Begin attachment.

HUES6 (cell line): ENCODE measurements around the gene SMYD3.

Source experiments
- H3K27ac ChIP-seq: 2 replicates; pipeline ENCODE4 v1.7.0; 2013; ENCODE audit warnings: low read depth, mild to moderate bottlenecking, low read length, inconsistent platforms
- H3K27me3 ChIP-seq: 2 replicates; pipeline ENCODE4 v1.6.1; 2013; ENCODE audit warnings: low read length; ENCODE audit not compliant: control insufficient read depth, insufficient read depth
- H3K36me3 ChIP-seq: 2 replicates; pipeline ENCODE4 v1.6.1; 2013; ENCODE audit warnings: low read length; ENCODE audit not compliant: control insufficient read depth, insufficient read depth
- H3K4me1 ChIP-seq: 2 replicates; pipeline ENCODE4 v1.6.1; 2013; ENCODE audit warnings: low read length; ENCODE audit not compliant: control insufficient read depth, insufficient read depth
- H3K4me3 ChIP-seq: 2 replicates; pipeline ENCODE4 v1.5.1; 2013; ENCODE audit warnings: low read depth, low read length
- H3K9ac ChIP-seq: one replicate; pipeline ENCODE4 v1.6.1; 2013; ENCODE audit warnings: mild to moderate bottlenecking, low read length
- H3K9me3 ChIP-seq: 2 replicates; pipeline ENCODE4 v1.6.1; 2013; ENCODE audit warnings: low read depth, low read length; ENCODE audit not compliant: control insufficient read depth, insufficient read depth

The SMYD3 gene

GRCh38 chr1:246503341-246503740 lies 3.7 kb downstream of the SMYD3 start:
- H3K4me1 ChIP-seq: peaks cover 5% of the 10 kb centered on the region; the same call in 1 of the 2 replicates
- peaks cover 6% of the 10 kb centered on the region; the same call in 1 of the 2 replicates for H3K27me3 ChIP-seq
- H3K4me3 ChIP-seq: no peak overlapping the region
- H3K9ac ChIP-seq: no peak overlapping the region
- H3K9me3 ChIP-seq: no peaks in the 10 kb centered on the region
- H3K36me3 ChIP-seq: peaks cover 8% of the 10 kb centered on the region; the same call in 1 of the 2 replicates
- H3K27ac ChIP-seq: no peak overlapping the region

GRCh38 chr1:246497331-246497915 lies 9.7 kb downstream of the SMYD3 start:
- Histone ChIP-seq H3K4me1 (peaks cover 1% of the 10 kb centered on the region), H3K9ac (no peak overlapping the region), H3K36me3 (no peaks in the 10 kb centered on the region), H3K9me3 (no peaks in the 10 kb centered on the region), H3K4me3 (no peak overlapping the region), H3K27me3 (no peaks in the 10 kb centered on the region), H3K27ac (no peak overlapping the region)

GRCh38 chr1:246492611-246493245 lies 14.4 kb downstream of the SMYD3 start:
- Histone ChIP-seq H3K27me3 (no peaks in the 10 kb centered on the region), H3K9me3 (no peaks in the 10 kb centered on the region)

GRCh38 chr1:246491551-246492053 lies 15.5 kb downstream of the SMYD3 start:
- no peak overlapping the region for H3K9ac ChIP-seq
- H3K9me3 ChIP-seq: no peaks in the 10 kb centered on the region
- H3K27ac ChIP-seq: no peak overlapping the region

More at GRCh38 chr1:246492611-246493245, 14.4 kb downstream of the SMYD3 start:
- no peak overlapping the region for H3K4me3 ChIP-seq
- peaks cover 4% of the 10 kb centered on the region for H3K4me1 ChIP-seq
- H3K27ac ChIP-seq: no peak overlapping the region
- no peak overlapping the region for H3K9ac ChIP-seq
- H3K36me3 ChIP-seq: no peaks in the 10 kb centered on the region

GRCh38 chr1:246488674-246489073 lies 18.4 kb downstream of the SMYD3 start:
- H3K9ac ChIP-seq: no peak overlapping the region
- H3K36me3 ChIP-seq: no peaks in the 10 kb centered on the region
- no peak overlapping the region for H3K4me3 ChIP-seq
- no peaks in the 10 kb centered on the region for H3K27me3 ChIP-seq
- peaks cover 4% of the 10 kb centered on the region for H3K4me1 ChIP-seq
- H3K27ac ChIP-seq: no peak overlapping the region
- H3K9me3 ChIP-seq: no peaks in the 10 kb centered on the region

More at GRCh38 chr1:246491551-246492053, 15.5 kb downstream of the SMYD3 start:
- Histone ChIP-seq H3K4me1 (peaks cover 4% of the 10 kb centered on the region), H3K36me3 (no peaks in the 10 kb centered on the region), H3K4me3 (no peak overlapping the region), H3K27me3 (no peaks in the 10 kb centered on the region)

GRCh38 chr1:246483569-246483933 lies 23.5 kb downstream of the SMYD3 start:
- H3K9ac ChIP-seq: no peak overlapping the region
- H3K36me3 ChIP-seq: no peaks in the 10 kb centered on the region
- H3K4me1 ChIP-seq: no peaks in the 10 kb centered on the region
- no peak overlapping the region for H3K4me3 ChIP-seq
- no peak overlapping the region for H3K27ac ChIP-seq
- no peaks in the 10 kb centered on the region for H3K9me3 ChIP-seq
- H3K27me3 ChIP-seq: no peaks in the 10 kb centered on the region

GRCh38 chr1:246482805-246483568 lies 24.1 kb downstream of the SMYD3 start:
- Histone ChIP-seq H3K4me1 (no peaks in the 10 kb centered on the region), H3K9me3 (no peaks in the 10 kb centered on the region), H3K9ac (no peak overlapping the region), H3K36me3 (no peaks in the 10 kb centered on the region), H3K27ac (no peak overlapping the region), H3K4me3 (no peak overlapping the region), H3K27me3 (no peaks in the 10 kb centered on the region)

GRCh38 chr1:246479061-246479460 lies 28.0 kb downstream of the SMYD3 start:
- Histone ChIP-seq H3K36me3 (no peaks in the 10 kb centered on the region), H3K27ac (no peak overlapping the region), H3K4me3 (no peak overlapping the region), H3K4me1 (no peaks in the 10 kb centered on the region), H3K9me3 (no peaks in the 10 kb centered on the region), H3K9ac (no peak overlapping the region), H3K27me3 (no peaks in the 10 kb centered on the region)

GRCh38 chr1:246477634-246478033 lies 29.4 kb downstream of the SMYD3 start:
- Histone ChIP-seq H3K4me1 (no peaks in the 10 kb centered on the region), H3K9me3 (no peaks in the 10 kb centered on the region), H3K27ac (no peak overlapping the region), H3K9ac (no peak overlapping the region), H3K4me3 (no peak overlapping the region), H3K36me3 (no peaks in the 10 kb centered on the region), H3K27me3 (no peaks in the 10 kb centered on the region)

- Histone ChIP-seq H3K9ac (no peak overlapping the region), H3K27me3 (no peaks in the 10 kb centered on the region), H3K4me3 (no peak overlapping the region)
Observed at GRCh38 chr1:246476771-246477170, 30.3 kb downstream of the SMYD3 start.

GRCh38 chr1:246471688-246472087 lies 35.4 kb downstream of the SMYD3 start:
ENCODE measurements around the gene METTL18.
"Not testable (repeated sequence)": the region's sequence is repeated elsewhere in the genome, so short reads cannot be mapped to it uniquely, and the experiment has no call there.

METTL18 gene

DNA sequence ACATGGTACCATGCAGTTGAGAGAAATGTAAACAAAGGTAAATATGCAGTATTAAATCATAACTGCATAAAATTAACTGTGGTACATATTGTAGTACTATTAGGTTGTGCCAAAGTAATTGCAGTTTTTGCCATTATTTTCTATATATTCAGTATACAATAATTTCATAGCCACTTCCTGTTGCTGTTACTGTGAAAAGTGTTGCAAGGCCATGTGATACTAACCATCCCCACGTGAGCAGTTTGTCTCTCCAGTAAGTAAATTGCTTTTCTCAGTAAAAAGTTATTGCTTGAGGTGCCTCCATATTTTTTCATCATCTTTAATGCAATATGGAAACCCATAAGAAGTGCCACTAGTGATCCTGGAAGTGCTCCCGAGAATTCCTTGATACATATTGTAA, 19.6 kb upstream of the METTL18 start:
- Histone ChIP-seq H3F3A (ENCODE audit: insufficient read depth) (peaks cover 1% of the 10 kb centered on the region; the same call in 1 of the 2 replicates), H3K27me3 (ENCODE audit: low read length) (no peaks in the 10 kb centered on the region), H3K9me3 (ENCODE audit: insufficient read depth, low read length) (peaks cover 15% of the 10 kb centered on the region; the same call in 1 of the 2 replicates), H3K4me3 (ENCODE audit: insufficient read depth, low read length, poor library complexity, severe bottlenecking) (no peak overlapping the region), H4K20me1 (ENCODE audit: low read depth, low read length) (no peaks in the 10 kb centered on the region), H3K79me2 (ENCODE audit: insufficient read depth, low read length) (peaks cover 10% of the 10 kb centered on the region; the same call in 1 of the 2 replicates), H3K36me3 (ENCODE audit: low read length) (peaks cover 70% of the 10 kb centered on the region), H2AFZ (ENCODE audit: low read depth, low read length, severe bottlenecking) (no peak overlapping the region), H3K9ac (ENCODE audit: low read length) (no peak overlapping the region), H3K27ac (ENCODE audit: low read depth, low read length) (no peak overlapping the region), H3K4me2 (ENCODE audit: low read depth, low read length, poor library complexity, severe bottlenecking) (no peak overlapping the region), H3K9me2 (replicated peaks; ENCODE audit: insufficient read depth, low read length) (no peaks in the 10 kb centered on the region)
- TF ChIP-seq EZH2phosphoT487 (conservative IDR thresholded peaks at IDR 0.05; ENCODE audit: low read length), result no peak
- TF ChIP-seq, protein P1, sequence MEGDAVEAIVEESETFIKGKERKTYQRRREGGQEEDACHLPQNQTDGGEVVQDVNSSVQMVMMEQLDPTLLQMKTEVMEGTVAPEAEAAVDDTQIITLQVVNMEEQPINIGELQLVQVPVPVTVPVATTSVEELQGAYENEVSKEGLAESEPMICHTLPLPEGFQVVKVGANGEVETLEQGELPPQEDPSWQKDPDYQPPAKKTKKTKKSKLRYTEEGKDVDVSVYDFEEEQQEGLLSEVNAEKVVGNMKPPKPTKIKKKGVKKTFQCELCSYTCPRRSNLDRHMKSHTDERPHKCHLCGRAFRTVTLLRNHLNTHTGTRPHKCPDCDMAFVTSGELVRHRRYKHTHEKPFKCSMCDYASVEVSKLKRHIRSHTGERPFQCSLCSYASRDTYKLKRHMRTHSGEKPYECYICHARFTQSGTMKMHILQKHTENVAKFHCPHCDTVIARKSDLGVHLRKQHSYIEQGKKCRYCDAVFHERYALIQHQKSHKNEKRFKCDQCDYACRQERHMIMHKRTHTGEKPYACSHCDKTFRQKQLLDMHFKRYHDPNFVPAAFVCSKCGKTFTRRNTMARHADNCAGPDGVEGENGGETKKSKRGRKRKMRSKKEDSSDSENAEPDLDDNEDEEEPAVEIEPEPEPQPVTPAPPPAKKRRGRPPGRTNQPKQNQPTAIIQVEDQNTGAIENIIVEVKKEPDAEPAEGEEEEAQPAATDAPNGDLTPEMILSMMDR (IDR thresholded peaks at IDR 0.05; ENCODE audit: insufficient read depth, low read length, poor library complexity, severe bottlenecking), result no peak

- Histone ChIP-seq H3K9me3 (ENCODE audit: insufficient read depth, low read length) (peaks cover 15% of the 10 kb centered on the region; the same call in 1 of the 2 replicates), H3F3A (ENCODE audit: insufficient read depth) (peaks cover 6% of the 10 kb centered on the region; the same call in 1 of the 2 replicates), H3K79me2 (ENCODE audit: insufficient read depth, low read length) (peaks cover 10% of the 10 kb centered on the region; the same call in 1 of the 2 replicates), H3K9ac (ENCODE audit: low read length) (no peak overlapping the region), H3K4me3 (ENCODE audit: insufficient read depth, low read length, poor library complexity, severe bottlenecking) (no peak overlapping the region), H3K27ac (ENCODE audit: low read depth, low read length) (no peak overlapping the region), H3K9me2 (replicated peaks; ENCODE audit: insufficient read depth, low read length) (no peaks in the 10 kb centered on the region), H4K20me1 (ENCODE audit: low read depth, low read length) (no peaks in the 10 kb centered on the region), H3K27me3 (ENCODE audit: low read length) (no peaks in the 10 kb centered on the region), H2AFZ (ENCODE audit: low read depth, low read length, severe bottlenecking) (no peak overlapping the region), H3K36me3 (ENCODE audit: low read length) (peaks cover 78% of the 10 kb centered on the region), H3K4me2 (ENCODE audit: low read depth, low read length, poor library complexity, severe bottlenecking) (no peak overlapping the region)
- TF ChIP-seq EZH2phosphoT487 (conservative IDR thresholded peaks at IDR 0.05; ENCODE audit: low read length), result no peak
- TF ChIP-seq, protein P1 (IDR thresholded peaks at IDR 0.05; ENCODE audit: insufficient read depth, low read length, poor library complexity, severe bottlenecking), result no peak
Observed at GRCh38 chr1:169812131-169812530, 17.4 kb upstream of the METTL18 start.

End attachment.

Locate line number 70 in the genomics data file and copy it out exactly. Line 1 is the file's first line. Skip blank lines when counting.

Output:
Observed at GRCh38 chr1:169812131-169812530, 17.4 kb upstream of the METTL18 start.